Palma

Trish Griffiths on 08 October 2017
We have visited Mallorca several times before and always enjoyed exploring the island, but on this visit, we decided to do a twin centre by staying 4 nights in Palma before heading off for a week in a villa.

Palma offers you both a lively evening scene and cultural haven during the day. Whatever you experience here, you’re sure to see a different side to Mallorca.

Lively squares both day and night, Palma’s got it all. You’ll see street performers and classic cafés underneath arches, so stopping for a latte’s basically essential. First off, Palma city is a ten-minute taxi transfer time from the airport. If you’re travelling from the UK then it’s also a flight time of about two hours. For times when you need a short break, even for a weekend, it’s doable in Palma as the travel doesn’t eat away at your very valuable tapas time. The early mornings are blissful. Despite being a city, the mornings are like any slow paced Spanish start. They’re clear, drenched in bright sunshine, and give incredible views over the harbour, the port, the sea or the mountains, whichever way your hotel room faces you won’t be disappointed.

It offers traditional Spanish culture, at weekends you can spot the dancers in the streets of the historic old town, or underneath the iconic cathedral. Families, adults, children all join in their traditional local dancing and it’s well worth a watch.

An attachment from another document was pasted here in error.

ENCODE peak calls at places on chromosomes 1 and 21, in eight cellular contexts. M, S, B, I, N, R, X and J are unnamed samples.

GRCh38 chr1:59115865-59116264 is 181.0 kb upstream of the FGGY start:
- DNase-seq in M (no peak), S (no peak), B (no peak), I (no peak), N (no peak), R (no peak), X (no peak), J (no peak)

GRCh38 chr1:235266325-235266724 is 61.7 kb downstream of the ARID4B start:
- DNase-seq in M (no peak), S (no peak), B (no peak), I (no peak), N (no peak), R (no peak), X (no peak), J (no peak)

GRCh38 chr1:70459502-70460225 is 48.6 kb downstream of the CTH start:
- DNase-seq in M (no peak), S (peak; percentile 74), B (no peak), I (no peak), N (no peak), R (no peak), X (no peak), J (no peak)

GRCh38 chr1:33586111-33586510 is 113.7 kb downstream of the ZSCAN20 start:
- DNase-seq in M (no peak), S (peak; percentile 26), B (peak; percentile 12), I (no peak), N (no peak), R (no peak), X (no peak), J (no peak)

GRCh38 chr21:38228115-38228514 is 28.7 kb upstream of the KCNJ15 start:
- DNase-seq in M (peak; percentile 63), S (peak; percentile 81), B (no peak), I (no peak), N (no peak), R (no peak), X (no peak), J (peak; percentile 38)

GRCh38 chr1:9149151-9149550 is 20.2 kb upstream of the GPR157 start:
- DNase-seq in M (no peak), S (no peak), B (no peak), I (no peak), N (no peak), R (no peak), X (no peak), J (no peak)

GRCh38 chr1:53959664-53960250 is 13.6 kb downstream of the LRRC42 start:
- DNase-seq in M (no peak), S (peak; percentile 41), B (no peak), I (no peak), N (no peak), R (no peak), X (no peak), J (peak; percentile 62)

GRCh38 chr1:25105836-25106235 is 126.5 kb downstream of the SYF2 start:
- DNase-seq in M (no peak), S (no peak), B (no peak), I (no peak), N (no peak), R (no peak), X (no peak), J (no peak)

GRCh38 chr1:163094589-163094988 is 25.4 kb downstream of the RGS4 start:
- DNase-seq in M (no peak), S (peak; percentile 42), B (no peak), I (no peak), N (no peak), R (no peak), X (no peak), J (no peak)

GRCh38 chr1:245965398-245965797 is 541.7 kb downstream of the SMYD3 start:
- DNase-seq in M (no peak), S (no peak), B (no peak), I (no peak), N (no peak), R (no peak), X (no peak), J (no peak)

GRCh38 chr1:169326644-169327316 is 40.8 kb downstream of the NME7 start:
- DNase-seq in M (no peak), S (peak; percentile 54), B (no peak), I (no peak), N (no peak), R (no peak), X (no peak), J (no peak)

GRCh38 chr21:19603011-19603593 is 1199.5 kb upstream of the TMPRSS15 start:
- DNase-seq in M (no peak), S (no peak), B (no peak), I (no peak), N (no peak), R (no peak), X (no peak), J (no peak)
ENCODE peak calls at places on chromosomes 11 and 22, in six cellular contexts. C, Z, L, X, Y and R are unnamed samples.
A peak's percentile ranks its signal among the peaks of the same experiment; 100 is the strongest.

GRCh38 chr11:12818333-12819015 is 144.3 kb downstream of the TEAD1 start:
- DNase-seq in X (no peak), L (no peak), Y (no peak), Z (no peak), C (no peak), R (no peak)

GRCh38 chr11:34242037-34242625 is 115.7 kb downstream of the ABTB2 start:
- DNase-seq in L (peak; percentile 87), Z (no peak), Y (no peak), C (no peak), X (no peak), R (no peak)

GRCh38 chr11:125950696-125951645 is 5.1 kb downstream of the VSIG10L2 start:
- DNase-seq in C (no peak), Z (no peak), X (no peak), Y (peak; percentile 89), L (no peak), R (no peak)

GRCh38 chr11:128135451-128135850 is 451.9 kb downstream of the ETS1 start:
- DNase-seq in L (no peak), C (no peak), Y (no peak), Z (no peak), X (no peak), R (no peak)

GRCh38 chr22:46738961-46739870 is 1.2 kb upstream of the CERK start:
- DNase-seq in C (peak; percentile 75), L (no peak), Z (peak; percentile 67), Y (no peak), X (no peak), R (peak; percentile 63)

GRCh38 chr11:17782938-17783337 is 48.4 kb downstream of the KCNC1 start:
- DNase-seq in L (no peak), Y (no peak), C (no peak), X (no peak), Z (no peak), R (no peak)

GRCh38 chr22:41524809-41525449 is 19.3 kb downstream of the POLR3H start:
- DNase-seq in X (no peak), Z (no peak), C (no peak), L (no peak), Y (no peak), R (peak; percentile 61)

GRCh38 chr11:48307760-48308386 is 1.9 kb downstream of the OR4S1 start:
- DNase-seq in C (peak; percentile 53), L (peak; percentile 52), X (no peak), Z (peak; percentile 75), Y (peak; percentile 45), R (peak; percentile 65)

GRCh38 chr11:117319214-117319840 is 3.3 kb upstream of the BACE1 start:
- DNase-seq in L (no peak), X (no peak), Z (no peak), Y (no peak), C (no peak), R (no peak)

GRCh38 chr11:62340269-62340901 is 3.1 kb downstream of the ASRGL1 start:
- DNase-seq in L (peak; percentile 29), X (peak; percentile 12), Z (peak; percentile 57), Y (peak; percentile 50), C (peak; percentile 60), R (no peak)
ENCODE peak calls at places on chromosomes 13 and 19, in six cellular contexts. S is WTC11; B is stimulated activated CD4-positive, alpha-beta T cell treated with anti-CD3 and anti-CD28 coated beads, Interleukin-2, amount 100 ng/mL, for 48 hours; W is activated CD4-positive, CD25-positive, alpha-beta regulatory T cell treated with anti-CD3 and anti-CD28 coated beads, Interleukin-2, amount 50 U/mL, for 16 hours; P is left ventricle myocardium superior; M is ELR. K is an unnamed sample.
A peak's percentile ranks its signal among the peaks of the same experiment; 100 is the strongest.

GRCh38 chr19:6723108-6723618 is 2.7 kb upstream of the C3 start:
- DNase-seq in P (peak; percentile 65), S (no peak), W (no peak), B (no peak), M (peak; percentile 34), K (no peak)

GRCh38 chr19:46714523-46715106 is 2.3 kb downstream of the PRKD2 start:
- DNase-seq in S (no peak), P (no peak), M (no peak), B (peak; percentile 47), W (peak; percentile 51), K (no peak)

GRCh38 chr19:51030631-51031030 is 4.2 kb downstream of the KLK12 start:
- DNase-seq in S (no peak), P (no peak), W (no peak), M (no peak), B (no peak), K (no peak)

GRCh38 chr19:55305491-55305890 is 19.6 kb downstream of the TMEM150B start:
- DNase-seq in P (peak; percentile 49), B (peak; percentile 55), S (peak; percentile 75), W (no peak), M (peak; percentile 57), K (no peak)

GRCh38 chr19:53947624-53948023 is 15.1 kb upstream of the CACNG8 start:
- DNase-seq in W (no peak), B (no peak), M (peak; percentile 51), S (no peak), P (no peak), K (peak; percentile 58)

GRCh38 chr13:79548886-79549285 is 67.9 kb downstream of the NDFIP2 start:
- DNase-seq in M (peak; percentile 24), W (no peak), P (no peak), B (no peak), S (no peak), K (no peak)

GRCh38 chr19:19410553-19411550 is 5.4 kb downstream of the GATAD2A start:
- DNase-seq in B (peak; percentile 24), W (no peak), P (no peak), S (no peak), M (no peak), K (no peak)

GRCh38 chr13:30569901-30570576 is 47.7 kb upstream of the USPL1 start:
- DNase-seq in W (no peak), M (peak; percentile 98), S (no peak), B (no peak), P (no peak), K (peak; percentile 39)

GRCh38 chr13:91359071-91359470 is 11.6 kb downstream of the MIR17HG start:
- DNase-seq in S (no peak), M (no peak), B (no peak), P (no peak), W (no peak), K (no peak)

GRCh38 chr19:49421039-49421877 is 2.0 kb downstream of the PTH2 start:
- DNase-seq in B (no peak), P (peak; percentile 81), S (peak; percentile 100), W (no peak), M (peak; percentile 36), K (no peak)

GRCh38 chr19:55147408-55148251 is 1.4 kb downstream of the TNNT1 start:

The giant, gothic Santa Maria Cathedral is another beauty of the city, standing very tall overlooking the bay, the city, and right along the coast. Visible from almost everywhere it’s one of a few grand architectural structures you can seek out in Palma.

The main port of Palma is perfect for a stroll in the early evening, if only to admire the yachts and sailing boats that moor there.

The restaurants are all incredible. In the main city there’s everything from top end fine dining to traditional Spanish tapas. Try the Padron peppers with sea salt – diving! Or Pa amb oli which is like an open sandwich consisting of various combinations, from jamon y queso to a full on mixed grill, which also comes with Sobrasada which is the local version of chorizo (without the drying process).

If time allows on your visit why not consider getting the train up to Soller. The train itself is full of character and comprises antique wooden carriages which are perhaps not the most comfortable way to travel, but the journey time is only a little over an hour and the scenery makes the trip more than worthwhile.

The journey gives an interesting insight to the backstreets of the city. It then journeys on out of the city, passing through fields of almond trees, farms and villages. The train began its ascent into the mountains, through several tunnels, before stopping at the scenic overlook, Mirador del Pujol d'En Banya. Once in Soller, the town is very picturesque with historic buildings and a lovely square which is bustling with life. Take a wander through the lovely winding streets and discovered many unusual shops and little places to eat, or you could choose to get the old tram which runs from Soller station to the seaside town of Puerto de Soller. It travels downhill passing orange and lemon groves down to the pretty harbour town. Get off at first tram stop and walk along the length of the lovely promenade which sweeps around the harbour and is lined with many places to enjoy a nice cool drink or some lunch. The beach here is also very nice.

You will not be disappointed with this beautiful city – I highly recommend it for a city break or twinned with another part of this lovely island.

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